i understood that there were reasons why people have different views. it is not just a question of being on the side against the forces of evil. i think the new administration in washington has some very good people, better than most of -- than most recent administrations have had. the only question is if the president will listen to them, and we will not know until more time has passed. >> sunday night at 8:00 eastern. on c-span's "q and a." conceiving there were not enough votes for passage, paul ryan pulled the republican health care replacement bill minutes before the vote was to take place. first, a look at the final minutes of floor debate before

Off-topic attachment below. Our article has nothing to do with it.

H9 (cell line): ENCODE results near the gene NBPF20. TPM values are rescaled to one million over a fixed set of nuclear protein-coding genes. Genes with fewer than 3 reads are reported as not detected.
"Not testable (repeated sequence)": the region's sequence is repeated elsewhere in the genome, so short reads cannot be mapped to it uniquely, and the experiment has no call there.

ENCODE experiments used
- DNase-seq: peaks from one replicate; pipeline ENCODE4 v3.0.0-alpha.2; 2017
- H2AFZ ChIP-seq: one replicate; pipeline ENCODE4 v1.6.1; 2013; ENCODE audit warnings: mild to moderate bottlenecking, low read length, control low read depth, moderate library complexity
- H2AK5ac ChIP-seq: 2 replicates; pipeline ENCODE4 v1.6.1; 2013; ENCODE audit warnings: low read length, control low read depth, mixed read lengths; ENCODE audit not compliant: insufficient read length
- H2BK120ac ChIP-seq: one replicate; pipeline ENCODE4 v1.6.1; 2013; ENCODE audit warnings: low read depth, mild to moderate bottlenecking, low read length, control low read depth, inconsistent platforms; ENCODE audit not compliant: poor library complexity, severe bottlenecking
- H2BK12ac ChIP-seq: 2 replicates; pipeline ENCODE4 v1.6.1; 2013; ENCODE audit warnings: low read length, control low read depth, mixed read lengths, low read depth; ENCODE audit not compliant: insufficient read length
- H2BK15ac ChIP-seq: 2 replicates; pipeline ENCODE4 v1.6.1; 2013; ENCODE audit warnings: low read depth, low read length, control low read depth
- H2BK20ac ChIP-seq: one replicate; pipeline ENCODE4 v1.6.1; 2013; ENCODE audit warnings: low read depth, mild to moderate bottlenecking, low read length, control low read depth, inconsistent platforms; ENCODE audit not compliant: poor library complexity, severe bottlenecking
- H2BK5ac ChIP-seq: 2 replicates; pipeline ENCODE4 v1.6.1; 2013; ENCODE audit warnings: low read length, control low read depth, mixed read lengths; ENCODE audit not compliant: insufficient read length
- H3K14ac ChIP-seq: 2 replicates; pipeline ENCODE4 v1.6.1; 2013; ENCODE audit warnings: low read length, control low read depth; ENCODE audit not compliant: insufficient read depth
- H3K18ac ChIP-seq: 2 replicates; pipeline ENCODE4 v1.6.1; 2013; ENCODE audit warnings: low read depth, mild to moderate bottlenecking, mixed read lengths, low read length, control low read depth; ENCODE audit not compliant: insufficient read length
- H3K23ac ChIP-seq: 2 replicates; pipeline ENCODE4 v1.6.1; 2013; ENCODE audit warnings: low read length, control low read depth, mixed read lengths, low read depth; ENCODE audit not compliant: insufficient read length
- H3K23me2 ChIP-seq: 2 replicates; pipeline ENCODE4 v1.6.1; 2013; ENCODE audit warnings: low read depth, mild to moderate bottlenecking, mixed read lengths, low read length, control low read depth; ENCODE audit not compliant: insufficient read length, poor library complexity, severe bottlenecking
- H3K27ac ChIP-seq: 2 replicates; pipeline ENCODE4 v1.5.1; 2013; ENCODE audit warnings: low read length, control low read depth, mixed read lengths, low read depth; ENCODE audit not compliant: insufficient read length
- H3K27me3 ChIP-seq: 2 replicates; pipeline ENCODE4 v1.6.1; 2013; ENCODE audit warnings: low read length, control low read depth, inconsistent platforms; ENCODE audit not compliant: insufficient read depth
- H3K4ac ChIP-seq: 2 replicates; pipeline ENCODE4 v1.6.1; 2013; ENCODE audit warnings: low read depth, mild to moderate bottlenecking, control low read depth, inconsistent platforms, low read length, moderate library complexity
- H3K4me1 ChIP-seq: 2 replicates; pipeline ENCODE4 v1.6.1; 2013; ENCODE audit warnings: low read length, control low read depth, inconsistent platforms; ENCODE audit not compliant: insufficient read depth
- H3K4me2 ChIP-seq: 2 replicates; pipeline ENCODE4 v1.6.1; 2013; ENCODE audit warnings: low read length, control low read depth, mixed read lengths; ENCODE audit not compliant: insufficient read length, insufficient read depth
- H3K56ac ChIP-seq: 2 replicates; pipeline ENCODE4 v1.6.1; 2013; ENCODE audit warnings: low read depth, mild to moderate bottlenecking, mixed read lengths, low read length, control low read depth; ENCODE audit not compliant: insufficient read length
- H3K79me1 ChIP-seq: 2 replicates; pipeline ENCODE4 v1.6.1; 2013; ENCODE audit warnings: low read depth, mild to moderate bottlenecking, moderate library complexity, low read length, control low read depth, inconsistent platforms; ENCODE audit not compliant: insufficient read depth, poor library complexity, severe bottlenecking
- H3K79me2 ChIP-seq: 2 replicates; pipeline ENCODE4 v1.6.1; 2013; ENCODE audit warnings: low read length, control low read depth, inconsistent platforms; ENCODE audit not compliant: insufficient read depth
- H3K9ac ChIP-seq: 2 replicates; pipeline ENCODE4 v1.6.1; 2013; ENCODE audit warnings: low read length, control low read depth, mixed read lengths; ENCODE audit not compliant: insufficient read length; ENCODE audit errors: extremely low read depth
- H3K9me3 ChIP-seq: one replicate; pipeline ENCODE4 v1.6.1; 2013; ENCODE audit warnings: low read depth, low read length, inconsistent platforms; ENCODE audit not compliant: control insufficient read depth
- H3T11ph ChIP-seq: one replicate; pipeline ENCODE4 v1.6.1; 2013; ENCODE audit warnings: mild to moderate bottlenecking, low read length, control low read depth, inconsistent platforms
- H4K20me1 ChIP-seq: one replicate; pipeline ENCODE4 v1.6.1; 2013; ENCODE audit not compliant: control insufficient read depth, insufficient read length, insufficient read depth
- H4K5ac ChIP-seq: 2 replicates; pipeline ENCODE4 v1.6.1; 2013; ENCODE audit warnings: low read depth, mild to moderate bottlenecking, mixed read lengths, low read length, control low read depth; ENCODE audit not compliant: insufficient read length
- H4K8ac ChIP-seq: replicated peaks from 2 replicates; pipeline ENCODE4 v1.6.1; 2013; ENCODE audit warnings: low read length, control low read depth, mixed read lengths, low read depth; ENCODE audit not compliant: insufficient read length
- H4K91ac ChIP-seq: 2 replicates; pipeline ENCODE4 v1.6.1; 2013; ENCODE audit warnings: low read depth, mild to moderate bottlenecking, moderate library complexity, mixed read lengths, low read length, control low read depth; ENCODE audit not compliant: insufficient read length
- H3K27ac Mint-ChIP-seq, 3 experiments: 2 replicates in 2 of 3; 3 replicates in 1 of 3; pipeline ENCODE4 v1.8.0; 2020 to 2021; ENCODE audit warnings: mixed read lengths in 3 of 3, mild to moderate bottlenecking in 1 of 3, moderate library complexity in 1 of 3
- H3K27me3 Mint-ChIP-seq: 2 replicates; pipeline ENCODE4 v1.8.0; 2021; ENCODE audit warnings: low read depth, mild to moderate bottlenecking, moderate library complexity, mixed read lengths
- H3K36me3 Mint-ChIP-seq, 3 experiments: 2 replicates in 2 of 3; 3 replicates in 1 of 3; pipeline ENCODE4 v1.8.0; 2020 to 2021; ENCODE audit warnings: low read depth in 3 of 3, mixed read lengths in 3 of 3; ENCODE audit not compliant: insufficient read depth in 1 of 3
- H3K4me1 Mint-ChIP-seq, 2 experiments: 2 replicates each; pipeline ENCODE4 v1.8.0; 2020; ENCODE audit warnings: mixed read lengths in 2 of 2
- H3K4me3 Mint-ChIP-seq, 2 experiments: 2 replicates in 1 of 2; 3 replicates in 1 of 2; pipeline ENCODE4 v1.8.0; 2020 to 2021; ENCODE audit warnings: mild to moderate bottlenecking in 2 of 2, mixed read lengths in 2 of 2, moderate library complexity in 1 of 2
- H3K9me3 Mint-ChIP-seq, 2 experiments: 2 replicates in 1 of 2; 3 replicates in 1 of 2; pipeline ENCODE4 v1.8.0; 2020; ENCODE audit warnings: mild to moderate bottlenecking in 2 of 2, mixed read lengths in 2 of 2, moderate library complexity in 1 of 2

the bill was withdrawn. was withdrawn. committee, mr. conway. the speaker pro tempore: the gentleman is recognized for two minutes. mr. conaway: mr. speaker, we're faced with an unenviable choice of the facts that there are infinite demand for health care. there is no top on the amount of health care cost necessary to provide all the health care we want for all the people in this country. and we have limited resources with which to do that. the real question is, is obamacare to take up that task by asking government to make those hard choices? or do we as individuals and families and care givers make those harder choices for ourselves? i believe the bill we'll get to vote on today moves us toward that direction. this isn't about health care per se. it's about how do you pay for it. insurance is not a magic bullet anywhere across the spectrum. it's simply a scheme in which we risk manage together, put a certain amount of money in a bucket assuming not all of us will suffer the risks we want to cover and if we do, we've got to